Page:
Although this research provides valuable data in an area that has never been examined in this light, there may be some limitations. This research is primarily based on self-reported survey data from a specific region during the COVID-19 pandemic, which may limit the objectivity of the results. The limitations related to the data gathering as well as the sample collection can be an inspiration for further and more targeted research, with a combination of data collection methods. Future research in this field could delve into a micro-geographic level to investigate different types of outdoor spaces in the era of COVID-19 to compare and contrast different scales and different locations within a given city fabric. Moreover, vulnerable population groups could be a focus for examining the weaknesses of current design and planning strategies [17,56,57,58]. On account of all these factors, future research on this topic should explore small pieces of the urban fabric to evaluate the quality of public spaces and test whether planning and design strategies follow the basic principles of inclusiveness.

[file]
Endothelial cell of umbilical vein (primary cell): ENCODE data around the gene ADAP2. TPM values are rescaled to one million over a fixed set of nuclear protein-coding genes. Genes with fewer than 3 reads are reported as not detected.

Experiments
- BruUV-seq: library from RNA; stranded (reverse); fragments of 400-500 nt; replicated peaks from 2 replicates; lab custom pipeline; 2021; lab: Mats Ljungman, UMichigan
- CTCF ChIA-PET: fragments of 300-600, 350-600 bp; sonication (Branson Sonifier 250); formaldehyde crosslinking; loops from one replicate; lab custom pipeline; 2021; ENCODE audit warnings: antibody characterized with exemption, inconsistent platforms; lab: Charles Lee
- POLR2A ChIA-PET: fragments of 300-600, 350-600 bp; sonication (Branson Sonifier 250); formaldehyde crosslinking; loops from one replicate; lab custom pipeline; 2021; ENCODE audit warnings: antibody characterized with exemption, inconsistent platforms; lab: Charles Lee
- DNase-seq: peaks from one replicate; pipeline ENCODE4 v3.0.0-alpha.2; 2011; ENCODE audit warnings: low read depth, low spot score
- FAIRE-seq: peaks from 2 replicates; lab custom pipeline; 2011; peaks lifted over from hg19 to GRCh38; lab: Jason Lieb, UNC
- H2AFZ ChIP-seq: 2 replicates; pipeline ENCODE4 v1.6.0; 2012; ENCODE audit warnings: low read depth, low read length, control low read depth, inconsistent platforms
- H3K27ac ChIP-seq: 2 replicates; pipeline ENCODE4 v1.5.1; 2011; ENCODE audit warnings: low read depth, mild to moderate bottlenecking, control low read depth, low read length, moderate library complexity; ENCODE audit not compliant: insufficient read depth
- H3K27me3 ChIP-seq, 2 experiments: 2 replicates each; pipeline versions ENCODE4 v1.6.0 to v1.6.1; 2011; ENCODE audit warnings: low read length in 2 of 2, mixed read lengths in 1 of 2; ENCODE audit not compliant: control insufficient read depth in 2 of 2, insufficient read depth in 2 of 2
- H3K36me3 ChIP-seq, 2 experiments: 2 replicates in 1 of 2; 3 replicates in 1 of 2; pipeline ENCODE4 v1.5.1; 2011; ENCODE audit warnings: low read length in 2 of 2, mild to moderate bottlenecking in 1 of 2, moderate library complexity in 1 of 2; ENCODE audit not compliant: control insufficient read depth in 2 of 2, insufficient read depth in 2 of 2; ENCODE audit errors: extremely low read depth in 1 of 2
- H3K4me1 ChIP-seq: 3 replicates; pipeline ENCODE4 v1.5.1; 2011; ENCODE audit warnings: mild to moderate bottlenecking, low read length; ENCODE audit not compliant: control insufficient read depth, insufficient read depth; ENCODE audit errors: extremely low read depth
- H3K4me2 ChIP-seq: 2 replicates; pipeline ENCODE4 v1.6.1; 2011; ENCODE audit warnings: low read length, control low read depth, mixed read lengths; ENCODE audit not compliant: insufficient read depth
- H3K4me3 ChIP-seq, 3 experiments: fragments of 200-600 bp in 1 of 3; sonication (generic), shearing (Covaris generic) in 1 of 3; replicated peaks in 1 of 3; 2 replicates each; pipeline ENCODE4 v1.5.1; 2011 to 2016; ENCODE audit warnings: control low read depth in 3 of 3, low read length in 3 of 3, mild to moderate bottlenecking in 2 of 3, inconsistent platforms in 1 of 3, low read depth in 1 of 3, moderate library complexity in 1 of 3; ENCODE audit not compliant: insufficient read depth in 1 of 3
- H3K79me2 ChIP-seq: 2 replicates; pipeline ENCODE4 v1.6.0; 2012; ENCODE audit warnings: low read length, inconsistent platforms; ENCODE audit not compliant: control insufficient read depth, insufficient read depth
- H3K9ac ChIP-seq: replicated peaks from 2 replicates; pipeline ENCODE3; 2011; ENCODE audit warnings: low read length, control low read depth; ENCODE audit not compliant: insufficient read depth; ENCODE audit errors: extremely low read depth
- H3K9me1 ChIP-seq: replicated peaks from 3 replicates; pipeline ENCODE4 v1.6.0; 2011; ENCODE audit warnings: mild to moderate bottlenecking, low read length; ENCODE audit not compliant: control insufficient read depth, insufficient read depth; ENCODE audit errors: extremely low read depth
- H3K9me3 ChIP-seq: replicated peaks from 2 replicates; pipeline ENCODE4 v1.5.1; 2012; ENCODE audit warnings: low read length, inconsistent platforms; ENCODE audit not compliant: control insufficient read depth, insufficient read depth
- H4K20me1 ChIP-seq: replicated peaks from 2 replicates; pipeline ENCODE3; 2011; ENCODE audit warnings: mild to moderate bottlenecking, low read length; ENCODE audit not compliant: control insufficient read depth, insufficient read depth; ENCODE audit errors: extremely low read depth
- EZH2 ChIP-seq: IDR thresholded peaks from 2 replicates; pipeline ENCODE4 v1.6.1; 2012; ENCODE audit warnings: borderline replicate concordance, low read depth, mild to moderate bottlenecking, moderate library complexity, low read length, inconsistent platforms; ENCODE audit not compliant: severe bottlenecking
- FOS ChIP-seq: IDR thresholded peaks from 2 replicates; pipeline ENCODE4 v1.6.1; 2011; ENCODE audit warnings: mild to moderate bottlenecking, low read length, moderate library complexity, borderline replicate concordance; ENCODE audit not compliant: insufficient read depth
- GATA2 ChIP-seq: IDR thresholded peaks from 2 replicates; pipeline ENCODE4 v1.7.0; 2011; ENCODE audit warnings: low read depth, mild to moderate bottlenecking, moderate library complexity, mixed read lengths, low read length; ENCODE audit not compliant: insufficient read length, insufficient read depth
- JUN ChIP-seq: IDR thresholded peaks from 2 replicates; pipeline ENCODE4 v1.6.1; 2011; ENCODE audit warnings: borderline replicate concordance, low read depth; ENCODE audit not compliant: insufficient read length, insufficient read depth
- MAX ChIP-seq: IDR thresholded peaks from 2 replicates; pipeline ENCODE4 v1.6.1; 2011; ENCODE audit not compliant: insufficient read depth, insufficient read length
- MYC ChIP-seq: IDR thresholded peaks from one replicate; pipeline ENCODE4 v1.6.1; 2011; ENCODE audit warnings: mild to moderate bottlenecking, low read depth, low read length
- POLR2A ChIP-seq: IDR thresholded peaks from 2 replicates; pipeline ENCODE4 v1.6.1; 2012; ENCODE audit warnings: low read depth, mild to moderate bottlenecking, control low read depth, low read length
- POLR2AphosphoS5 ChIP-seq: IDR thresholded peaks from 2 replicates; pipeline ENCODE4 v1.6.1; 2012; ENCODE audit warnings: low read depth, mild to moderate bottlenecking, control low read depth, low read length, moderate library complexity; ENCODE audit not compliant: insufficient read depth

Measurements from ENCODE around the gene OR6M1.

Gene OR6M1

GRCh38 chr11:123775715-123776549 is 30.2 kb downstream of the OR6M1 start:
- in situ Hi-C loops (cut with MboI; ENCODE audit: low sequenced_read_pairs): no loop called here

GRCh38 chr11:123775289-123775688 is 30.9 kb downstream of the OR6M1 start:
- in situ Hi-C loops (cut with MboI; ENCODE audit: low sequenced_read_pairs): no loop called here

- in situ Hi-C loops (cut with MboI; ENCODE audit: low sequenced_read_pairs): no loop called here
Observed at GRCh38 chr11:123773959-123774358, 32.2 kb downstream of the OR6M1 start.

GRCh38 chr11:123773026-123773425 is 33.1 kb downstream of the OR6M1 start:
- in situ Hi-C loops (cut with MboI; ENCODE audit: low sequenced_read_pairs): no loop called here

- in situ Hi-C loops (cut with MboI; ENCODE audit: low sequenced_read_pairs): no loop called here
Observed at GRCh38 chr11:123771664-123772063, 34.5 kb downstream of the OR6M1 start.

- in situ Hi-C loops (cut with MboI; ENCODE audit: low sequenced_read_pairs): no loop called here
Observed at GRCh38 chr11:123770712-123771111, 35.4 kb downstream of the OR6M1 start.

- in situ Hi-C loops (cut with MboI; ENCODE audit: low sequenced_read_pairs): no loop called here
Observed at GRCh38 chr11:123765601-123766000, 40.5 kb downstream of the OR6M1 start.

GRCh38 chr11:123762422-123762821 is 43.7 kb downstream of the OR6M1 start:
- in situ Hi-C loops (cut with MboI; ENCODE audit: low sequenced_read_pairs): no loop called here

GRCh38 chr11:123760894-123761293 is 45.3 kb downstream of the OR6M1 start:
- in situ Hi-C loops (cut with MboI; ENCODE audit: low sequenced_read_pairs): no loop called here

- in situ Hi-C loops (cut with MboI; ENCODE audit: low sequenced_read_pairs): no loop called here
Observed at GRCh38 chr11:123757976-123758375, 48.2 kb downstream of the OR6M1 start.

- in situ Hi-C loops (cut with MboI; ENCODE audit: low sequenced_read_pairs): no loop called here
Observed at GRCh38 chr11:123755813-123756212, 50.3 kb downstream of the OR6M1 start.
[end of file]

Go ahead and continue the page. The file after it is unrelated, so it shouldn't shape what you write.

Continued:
5. Conclusions